Friday, January 07, 2005

ICJ Biased...but toward what?

Eric A. Posner and Miguel de Figueiredo (University of Chicago Law School and University of California, Berkeley) have posted Is the International Court of Justice Biased? on SSRN. (Tip to Legal Theory Blog). The abstract:
The International Court of Justice has jurisdiction over disputes between nations, and has decided dozens of cases since it began operations in 1946. Its defenders argue that the ICJ decides cases impartially and confers legitimacy on the international legal system. Its critics argue that the members of the ICJ vote the interests of the states that appoint them. Prior empirical scholarship is ambiguous. We test the charge of bias using statistical methods. We find strong evidence that (1) judges favor the states that appoint them, and (2) judges favor states whose wealth level is close to that of the judges' own state; and weaker evidence that (3) judges favor states whose political system is similar to that of the judges' own state, and (4) (more weakly) judges favor states whose culture (language and religion) is similar to that of the judges' own state. We find weak or no evidence that judges are influenced by regional and military alignments.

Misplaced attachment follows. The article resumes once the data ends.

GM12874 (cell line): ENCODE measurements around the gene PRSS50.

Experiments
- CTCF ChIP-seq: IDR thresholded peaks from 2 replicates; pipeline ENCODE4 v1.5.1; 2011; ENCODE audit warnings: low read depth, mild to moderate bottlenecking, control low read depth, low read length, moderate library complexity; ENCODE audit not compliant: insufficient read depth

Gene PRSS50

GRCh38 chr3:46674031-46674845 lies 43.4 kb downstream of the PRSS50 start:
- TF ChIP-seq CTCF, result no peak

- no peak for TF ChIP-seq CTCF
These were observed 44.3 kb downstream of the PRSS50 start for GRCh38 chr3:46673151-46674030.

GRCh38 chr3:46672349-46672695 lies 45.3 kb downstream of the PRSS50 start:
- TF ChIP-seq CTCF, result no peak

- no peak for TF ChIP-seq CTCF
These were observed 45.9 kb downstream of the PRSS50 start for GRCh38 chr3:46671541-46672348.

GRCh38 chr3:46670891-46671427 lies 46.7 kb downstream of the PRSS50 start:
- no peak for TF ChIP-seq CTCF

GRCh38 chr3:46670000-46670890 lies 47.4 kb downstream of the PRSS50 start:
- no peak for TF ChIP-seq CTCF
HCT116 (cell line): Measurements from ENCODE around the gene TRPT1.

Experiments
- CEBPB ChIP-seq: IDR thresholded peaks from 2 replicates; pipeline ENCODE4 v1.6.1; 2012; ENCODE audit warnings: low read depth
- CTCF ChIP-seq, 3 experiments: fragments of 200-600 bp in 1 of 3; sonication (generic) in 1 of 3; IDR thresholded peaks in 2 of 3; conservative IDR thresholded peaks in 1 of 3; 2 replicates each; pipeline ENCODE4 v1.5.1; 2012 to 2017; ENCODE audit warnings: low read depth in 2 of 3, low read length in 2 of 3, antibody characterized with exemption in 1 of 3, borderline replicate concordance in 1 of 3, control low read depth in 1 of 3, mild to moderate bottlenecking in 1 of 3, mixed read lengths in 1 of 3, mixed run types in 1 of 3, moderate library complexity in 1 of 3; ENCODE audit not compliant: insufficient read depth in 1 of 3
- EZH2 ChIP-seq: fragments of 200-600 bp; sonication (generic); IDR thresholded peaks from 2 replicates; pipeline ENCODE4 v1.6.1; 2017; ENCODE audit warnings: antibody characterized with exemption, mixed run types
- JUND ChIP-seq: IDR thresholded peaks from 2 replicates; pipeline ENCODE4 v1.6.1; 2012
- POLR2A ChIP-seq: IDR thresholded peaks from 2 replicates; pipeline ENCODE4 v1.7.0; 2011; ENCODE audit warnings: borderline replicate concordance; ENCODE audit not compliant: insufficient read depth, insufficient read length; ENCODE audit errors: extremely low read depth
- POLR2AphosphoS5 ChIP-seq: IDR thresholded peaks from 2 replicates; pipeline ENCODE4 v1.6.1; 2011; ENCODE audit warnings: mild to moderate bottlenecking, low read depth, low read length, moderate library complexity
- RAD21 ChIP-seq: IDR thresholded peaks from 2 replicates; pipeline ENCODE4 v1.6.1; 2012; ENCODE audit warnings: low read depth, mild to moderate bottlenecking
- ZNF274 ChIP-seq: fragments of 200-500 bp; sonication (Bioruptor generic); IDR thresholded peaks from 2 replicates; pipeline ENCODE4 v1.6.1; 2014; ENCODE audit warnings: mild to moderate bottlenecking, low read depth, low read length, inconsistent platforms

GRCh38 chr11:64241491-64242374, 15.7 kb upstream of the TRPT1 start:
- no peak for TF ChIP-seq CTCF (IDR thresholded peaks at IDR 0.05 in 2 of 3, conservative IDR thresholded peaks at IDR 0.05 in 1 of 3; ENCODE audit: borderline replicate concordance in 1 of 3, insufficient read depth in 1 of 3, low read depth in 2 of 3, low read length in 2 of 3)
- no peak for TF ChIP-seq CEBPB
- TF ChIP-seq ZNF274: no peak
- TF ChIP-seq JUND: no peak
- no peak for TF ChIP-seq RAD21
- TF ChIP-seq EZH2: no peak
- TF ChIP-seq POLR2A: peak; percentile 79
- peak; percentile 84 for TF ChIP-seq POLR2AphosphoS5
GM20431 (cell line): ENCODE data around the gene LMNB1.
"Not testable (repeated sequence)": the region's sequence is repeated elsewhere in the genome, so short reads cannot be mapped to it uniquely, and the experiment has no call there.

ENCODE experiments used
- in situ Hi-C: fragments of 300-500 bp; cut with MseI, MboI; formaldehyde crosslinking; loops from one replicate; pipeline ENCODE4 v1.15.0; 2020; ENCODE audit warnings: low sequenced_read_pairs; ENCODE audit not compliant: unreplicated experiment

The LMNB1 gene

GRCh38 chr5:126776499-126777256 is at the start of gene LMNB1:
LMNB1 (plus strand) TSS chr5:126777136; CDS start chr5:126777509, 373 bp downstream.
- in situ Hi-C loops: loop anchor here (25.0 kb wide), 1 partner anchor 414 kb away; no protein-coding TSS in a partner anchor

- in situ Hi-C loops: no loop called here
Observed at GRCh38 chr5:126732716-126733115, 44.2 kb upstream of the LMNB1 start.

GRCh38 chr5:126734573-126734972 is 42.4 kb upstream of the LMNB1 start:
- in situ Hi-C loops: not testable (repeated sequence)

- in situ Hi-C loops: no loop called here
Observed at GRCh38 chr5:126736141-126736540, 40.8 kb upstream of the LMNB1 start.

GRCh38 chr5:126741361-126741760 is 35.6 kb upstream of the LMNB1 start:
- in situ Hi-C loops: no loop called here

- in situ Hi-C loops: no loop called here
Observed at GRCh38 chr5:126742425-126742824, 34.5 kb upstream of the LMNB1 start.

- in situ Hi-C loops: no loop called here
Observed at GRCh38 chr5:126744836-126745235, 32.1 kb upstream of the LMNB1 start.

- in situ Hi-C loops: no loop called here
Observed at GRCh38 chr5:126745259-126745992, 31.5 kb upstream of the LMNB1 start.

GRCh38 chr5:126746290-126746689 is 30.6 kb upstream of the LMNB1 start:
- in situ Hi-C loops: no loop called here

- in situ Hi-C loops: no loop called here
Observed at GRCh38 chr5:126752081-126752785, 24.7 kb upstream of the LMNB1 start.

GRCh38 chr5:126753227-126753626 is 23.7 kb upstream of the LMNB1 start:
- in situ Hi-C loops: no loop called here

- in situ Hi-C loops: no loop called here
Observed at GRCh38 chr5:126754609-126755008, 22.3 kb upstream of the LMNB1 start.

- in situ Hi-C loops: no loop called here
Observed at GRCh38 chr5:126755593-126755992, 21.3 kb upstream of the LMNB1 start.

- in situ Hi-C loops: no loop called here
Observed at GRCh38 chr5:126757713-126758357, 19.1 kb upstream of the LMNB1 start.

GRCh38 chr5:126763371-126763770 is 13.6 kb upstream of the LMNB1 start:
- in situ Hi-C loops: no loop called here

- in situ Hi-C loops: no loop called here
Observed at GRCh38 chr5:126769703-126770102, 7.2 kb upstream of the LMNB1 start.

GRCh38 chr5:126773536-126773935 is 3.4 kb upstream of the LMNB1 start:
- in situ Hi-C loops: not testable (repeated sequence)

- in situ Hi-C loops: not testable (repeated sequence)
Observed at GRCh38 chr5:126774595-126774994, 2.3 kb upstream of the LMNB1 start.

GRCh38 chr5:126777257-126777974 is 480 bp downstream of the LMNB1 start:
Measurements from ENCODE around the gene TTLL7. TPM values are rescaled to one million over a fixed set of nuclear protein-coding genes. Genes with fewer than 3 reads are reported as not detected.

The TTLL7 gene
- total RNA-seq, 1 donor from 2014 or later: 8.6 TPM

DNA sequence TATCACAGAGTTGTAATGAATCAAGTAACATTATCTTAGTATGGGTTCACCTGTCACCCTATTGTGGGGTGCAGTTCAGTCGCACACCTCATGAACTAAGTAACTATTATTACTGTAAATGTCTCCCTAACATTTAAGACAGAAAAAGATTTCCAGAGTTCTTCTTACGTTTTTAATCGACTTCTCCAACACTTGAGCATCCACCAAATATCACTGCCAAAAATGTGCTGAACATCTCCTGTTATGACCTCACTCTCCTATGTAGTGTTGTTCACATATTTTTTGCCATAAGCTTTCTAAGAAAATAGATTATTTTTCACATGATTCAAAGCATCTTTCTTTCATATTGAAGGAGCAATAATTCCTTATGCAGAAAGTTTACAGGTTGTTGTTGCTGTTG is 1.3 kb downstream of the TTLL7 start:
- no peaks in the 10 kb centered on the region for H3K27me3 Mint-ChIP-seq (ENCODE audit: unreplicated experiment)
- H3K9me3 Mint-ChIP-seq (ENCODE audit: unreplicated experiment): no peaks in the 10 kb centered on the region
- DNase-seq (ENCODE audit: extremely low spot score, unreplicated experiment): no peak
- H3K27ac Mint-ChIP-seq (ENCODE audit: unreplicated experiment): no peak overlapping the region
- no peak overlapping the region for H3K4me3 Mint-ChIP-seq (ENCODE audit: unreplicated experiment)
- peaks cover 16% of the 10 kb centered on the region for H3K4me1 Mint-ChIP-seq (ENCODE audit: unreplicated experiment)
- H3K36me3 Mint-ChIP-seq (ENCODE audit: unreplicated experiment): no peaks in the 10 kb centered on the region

Anyone note an irony here? While I confess that I have only skimmed the paper so far (and it deserves a full read), I am struck that most of these biases are truly irrelevant. While I realize that is generally considered an inherent nature of a "bias". But, what I mean by that is that while items (1) and (2), of which there appears the strongest evidence of bias are the most completely irrlevant on the list to what should be cogent international law interpretation and analysis. Honestly, I wouldn't have been surprised or disappointed to see more of what appears to be one of the weaker biases, namely, a bias toward the political system and culture of which the judge is a product. By this, I mean, that it a judge's analytical thinking would naturally (and SHOULD naturally) be influenced by having first-hand knowledge and appreciation of the internal machinations, advantages, and shortcomings of the nation-state from which they came. This knowledge should inform their decisions on legal reasoning in the supranational polity as well. It shouldn't be THE factor, but surely it should be A factor. While the statistical evidence of the paper doesn't rule this out, it appears to say that there is a weak correlation. Interesting, no?

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